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The First 24 Hours with Your New Dog

By: Kate Eldredge   Date: 04/19/2017

First off, congratulations on your new pooch! Whether you just picked up a puppy from a breeder or an adult dog from a shelter or rescue group, there will be a period of adjustment for everyone in the family. Here are some do's and don'ts and things to expect in the first 24 hours of your new adventure.

Plan a quiet day

Reserve at least the first day (ideally the first few days) for your new dog to get to know you and your family. Moving to a new home is a big transition, and even the happiest dog will experience some stress. Show her where the water bowl is and let her explore the house and yard at her own pace. If she's a puppy, take her outside frequently to get her started on housebreaking.

Make your new dog's first day a quiet one.

Save visits from friends until your new dog has had a chance to settle into the pack and routine. Too many new people at once can be overwhelming. Delay unnecessary trips for the same reason. If you absolutely have to take a trip, it may be best to wait to pick your dog up until after that event - most breeders are more than willing to hang on to a puppy an extra week if needed.

Introduce other pets gradually

If you already have other pets, introduce them one at a time in a controlled setting. For dogs, it is often best to do the intro outside so that they are on more neutral ground – most dogs consider their house to be their territory, and may not be happy about a new dog waltzing in. Keep everyone on leash at first until they have settled, and then you can all go into the house together.

If your older dog(s) historically take a long time to warm up to other dogs, keep them separated with baby gates or the strategic use of crates. This will allow everyone to see and sniff each other without the risk of physical contact. After a day or two when the initial excitement has died down, then do a gradual intro.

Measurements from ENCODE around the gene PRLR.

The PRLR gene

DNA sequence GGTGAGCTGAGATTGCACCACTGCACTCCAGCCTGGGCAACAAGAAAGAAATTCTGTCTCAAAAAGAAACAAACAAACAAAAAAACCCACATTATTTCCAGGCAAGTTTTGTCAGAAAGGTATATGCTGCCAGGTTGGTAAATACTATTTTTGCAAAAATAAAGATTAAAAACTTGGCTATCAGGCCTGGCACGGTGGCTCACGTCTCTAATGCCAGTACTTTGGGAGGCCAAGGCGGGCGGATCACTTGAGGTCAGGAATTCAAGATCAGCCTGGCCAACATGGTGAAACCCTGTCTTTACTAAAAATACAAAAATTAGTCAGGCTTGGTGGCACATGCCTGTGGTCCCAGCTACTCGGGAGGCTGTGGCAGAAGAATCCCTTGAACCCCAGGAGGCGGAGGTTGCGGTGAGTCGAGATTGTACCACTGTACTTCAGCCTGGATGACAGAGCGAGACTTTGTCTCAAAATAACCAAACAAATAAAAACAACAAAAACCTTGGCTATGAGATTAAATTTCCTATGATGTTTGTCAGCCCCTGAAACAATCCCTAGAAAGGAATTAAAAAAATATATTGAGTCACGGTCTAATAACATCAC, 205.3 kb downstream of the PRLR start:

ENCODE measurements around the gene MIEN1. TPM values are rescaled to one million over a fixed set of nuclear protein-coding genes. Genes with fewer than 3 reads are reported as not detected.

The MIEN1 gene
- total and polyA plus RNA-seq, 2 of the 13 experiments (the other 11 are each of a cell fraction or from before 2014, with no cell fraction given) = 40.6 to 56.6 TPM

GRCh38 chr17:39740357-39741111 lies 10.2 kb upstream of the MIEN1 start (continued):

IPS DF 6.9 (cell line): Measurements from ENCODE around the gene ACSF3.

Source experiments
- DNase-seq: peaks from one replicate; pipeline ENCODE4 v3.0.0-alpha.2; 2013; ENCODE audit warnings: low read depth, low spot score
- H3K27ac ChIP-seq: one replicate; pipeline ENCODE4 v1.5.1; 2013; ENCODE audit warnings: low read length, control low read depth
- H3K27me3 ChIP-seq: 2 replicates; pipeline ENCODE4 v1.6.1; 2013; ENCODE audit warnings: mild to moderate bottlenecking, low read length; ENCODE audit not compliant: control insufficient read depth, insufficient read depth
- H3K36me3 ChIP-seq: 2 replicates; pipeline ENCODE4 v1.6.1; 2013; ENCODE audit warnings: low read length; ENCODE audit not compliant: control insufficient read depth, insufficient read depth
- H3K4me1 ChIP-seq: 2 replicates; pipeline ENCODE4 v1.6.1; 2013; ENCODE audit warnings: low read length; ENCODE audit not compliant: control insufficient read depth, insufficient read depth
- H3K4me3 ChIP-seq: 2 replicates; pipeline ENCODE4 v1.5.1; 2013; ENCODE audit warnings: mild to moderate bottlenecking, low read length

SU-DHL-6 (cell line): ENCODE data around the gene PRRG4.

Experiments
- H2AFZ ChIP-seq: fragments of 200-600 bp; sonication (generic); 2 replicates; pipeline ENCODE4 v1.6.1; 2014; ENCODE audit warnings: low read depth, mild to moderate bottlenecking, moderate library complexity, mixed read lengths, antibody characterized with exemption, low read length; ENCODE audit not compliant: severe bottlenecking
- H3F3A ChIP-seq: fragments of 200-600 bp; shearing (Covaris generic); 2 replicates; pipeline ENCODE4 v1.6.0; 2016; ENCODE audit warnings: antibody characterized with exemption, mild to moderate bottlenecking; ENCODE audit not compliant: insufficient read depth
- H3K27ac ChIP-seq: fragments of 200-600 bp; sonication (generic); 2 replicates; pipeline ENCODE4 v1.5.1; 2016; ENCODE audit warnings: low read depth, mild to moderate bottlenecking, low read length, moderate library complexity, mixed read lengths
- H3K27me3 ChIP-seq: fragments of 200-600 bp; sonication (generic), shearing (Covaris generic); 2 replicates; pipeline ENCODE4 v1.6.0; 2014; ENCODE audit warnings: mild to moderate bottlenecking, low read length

For cats, keep your new pup on a leash to prevent chasing. If you have never had a dog before, your cat may be horrified and completely avoid contact with the pup. That’s ok! Don’t force the issue, just let them coexist and teach the dog to respect the cat. Make sure that any litterboxes are in rooms that the cat can access but the dog can’t, because clumping litter is very dangerous if eaten.

When it comes to other pets, don't rush things, and teach your new dog to respect cats!

If you have livestock or horses, keep your new dog on a leash around them until you have taught her appropriate manners around livestock and she has a solid recall. This process could take months depending on your dog’s personality.

Puppy-proof again

No matter how ready we think we are for a new addition, there are always things we forget or didn’t think would be an issue. Watch your puppy or new dog explore the house to identify potential problem areas that need to be addressed, such as tangled cords behind the TV stand that she can get stuck in or a low potted plant that she tries to chew.

No matter how old your new dog is or how ready you think you are... puppy-proofing is important!